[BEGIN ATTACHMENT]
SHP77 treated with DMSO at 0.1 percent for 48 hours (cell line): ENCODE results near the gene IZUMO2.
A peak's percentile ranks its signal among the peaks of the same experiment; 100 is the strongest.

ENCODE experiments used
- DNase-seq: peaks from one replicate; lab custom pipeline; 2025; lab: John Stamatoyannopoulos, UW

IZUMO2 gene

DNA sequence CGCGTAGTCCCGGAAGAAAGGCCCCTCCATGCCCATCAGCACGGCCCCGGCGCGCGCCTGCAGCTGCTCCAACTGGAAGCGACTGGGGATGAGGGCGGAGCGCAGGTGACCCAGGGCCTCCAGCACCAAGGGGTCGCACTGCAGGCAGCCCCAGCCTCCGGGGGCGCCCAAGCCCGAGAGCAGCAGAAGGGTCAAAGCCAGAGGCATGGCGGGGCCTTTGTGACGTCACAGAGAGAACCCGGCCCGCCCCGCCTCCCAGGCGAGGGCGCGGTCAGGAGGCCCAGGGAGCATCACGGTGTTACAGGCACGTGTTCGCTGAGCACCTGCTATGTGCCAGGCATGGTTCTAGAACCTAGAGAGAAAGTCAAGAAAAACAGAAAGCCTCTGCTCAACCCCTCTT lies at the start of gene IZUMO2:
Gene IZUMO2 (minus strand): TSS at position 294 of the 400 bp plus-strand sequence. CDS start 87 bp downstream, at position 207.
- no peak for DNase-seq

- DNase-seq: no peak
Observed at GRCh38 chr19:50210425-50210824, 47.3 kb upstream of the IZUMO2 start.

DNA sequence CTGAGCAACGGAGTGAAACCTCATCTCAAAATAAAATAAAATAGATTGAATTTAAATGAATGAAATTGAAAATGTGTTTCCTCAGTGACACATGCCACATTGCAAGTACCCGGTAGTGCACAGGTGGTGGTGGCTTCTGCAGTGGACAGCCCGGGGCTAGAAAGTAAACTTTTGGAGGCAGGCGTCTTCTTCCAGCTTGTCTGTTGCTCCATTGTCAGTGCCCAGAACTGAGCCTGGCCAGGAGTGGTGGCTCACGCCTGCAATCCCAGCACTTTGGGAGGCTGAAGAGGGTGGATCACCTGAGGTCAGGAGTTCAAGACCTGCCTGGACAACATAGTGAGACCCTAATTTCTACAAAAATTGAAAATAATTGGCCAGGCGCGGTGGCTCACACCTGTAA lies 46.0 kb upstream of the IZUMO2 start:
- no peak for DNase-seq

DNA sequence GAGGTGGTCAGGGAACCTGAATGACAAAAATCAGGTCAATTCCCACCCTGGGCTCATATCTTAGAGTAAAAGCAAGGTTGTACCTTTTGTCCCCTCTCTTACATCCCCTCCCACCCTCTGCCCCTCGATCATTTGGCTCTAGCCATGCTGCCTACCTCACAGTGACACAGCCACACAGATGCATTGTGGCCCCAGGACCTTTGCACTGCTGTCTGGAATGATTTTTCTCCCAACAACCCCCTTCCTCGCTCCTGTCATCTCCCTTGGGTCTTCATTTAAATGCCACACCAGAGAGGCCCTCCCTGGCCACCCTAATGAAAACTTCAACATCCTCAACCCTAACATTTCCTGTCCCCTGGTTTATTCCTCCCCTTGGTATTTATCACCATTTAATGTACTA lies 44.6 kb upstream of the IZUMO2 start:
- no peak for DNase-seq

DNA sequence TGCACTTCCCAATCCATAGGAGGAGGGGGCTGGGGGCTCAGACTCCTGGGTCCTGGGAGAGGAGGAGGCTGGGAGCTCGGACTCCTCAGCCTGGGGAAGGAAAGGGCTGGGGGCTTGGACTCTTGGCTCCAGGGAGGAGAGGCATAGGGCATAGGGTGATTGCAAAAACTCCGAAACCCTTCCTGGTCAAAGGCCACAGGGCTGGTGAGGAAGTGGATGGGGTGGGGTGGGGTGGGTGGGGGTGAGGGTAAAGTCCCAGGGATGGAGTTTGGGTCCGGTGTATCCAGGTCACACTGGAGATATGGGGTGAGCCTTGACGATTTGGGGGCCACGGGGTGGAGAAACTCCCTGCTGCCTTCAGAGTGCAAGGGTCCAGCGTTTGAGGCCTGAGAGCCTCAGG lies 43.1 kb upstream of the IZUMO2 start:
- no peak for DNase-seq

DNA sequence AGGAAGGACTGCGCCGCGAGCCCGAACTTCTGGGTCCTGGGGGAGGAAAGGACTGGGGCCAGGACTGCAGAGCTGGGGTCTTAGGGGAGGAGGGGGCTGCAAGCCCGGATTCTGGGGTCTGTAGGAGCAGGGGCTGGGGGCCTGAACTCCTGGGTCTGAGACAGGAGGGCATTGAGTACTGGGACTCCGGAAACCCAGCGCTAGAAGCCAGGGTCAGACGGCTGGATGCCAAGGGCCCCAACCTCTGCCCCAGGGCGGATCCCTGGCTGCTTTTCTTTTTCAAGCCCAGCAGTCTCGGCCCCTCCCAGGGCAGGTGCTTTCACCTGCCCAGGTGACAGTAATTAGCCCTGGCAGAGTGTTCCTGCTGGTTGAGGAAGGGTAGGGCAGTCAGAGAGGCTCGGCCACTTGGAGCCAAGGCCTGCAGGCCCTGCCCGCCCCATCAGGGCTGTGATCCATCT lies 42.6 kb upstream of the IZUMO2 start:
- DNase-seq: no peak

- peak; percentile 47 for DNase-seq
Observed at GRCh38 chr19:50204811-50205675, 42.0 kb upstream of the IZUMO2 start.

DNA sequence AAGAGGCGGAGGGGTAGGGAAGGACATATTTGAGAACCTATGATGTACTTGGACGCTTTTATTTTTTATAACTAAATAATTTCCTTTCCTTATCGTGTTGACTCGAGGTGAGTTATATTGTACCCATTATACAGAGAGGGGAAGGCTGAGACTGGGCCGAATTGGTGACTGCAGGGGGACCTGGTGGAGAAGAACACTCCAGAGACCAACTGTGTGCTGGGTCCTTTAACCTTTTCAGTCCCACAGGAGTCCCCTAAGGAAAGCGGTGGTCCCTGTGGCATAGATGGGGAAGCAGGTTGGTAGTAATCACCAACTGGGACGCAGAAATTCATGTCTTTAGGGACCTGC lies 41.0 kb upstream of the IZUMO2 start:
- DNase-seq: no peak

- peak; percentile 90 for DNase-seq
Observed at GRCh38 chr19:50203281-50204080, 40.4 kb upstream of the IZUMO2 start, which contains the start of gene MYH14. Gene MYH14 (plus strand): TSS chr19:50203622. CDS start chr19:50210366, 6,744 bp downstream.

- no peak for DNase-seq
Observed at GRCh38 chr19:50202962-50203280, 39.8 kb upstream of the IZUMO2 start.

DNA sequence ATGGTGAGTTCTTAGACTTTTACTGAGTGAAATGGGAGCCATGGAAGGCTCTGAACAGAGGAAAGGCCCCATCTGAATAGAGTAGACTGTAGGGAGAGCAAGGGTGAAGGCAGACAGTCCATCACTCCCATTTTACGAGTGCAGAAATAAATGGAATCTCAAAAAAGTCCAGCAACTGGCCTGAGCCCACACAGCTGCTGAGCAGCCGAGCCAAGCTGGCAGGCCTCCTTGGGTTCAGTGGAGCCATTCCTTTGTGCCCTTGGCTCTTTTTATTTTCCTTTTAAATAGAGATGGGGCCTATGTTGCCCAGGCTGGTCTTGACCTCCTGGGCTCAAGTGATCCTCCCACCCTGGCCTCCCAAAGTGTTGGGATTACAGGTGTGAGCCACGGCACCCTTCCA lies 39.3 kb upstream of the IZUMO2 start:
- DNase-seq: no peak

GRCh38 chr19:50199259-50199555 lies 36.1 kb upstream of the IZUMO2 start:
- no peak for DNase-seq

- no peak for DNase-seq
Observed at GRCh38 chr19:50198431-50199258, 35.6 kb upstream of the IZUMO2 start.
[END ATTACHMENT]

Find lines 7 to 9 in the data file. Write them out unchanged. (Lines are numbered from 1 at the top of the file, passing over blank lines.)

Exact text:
Gene IZUMO2 (minus strand): TSS at position 294 of the 400 bp plus-strand sequence. CDS start 87 bp downstream, at position 207.
- no peak for DNase-seq

- DNase-seq: no peak